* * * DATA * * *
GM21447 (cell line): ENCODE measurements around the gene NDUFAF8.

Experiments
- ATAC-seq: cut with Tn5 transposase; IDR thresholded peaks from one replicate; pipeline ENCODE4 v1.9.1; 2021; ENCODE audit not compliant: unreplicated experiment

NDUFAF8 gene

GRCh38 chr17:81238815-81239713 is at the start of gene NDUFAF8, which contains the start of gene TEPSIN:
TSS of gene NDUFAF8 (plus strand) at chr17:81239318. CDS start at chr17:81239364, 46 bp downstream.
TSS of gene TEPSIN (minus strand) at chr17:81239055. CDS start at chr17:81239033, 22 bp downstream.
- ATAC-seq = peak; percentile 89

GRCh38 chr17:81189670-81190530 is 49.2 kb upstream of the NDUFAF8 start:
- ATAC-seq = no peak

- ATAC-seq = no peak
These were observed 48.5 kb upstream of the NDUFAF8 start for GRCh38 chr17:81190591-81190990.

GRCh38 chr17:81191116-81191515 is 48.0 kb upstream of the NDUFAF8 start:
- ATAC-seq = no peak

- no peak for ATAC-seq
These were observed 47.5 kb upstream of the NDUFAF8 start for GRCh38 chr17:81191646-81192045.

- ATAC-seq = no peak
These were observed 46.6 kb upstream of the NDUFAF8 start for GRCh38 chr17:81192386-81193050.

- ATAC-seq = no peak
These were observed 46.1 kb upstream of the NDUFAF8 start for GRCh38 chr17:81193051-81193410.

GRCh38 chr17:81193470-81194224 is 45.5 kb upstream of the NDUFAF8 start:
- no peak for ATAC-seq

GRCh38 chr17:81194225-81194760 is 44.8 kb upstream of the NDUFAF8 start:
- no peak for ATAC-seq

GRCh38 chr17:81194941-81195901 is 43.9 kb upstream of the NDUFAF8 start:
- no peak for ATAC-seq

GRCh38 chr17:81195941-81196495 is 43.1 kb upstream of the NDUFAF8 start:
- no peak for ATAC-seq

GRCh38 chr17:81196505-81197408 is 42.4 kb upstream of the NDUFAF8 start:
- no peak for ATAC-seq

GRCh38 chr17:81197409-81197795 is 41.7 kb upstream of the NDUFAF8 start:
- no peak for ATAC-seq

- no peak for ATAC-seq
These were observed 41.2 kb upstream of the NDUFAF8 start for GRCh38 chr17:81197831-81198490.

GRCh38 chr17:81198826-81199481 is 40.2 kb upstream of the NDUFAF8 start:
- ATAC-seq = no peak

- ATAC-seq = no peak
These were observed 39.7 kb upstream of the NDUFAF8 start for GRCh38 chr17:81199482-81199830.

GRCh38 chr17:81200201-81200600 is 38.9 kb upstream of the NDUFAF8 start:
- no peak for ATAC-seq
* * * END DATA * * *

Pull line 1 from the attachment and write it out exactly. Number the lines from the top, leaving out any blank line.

GM21447 (cell line): ENCODE measurements around the gene NDUFAF8.